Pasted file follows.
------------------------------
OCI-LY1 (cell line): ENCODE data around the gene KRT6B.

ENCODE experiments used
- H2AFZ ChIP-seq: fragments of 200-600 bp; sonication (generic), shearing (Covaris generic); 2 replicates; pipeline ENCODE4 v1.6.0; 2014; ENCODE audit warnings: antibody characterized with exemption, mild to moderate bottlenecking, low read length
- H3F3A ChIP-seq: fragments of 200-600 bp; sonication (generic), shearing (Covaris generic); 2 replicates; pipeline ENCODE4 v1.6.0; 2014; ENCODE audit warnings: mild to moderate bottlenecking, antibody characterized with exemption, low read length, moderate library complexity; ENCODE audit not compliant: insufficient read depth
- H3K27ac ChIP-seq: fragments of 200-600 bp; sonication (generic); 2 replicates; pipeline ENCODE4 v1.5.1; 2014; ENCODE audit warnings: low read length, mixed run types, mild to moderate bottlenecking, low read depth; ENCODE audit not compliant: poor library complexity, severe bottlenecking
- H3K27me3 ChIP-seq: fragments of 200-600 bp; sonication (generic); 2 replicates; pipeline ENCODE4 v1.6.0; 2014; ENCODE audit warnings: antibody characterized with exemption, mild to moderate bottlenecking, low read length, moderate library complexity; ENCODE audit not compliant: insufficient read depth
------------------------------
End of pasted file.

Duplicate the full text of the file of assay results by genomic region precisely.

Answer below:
OCI-LY1 (cell line): ENCODE data around the gene KRT6B.

ENCODE experiments used
- H2AFZ ChIP-seq: fragments of 200-600 bp; sonication (generic), shearing (Covaris generic); 2 replicates; pipeline ENCODE4 v1.6.0; 2014; ENCODE audit warnings: antibody characterized with exemption, mild to moderate bottlenecking, low read length
- H3F3A ChIP-seq: fragments of 200-600 bp; sonication (generic), shearing (Covaris generic); 2 replicates; pipeline ENCODE4 v1.6.0; 2014; ENCODE audit warnings: mild to moderate bottlenecking, antibody characterized with exemption, low read length, moderate library complexity; ENCODE audit not compliant: insufficient read depth
- H3K27ac ChIP-seq: fragments of 200-600 bp; sonication (generic); 2 replicates; pipeline ENCODE4 v1.5.1; 2014; ENCODE audit warnings: low read length, mixed run types, mild to moderate bottlenecking, low read depth; ENCODE audit not compliant: poor library complexity, severe bottlenecking
- H3K27me3 ChIP-seq: fragments of 200-600 bp; sonication (generic); 2 replicates; pipeline ENCODE4 v1.6.0; 2014; ENCODE audit warnings: antibody characterized with exemption, mild to moderate bottlenecking, low read length, moderate library complexity; ENCODE audit not compliant: insufficient read depth